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Bad debt load sinks National Bank into Sh1.2 billion loss

By Paul Wafula | April 1st 2016

The troubled National Bank of Kenya Thursday reported its biggest loss in eight years. The shocking Sh1.2 billion full-year loss for the year ended December 2015 kicked the lid off the depth of bad loans it dished out in the past year.

National Bank of Kenya’s Harambee Avenue branch. The bank returned a Sh1.2 billion loss in 2015 financial year. [photo: file/standard]

The loss comes just three months after it reported a Sh2.25 billion profit for the nine months of the same year, a result that was widely celebrated by the bank’s managers as its best performance in its 48-year history.

But the latest slide past the red line now raises questions as to whether the bank’s books really reflected the true picture of the state of the accounts.

The shocking performance is set to eat away the gains the bank had made in the past decade and a slap on the face of its shareholders, who had to go for years without dividends as part of its turn-around plan.

This is also the first loss in over eight years, in a period where the bank has reported on average Sh1 billion in profits and above. The best year was 2010, when it reported Sh2 billion in net profits.

The lender took a beating after its gross non-performing loans rose by a massive Sh4.5 billion to hit Sh11.7 billion for the year ending December 2015. This is a 62 per cent increase from the Sh7.2 billion it had in non-performing loans in a similar period in 2014.

“The bank has identified the non-performing loans and has taken a series of steps to manage recovery of the said position,” the bank said when it issued a profit warning, a day before it reported its latest results.

Despite the loss, the bank grew its total assets to Sh125 billion in 2015, up from the Sh123 billion it reported in the previous year. It also grew its interest income to Sh12.2 billion, up from Sh10.6 billion.

Huge Expenses

But its expenses grew at a much faster pace than the interest income, after it spent a total of Sh11.1billion, up from the Sh7.5 billion it recorded in the previous year.

The results come days after the bank sent home six top executives among them its managing director Munir Sheikh Ahmed to pave way for an internal audit.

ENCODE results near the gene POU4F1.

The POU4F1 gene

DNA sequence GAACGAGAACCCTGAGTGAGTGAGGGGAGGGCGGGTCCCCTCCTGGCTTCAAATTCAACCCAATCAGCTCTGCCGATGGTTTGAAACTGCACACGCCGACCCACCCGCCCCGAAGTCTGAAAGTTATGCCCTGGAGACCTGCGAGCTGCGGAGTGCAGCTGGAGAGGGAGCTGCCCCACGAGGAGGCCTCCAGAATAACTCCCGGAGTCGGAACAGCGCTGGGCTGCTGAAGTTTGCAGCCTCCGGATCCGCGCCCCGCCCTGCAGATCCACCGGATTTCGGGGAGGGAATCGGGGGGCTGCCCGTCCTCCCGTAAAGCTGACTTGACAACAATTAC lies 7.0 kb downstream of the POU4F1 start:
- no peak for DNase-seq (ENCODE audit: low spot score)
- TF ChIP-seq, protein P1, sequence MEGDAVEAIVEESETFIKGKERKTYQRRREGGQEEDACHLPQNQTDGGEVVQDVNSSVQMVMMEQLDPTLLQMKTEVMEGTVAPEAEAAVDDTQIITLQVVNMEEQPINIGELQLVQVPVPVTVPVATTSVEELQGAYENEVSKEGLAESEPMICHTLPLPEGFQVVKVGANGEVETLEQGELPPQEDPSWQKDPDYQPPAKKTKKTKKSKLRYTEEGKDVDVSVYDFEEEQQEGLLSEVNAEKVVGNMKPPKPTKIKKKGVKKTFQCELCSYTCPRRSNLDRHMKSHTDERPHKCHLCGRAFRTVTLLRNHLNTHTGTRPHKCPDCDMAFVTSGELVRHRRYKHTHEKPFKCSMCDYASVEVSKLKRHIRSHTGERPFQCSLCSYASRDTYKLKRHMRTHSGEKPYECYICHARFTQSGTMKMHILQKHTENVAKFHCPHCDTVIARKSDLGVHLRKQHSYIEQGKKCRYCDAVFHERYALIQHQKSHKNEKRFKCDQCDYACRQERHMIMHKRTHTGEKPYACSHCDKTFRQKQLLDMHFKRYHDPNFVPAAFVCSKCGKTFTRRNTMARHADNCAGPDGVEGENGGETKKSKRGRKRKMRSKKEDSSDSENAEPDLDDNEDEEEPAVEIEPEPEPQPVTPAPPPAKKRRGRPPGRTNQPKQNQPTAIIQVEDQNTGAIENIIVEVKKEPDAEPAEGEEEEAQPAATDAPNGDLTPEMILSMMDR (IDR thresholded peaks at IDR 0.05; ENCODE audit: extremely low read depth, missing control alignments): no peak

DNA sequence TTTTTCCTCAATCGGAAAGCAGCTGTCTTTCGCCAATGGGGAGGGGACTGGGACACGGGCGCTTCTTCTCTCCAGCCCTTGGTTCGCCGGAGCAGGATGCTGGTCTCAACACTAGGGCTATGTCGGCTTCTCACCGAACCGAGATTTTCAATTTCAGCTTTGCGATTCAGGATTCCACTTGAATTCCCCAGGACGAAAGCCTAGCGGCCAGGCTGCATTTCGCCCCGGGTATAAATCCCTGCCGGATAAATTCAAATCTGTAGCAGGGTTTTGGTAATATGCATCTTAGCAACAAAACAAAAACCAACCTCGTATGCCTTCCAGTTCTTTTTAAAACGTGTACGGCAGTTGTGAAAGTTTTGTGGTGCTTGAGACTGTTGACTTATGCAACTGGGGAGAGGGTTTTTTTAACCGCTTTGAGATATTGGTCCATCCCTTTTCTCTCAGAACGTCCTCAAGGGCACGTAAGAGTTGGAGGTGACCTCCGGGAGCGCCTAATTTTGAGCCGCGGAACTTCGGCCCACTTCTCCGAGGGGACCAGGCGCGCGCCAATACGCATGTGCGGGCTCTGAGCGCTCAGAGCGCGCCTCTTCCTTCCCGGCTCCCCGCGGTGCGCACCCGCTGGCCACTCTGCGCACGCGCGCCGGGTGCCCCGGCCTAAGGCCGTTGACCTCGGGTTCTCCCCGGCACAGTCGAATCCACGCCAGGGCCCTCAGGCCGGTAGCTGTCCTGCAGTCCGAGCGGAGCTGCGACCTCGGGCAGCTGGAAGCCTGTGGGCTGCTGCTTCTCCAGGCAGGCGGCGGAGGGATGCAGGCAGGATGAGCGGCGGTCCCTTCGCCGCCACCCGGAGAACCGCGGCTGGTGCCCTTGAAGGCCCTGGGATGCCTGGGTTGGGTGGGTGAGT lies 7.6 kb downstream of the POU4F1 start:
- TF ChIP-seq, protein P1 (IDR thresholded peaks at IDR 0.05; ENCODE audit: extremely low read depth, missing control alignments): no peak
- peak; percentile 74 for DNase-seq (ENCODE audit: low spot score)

The bank has launched investigations, being supported by the Central Bank, into what is described as ‘breach of fiduciary duties and failure to adhere to corporate governance rules’. The audit is expected to shed light as to why the bank had to increase its provisions for bad debts and just how big the defaults are.

The bank did not name the five managers affected but insiders say there have been changes in the Corporate Institutional & Business Banking, headed by Mr Boniface Biko.
Other exits have been in the office of the Chief Risk Officer, headed by a Mr George Jaba as well as the ICT department.

Wilfred Musau, the bank’s director, retail and premium banking, took over as acting managing director pending conclusion of the audit.
Workers who own almost half of the bank through the National Social Security Fund (NSSF) and taxpayers who own the bank through Treasury are set to be the biggest losers in the trouble facing the bank given that they control majority of the shares of the bank.

This is after the directors of the bank failed to declare any dividends following the poor performance.

As at the end of 2014, workers through the National Social Security Fund (NSSF) were the biggest shareholders in the bank, controlling 134 million shares or a 48.1 per cent stake.

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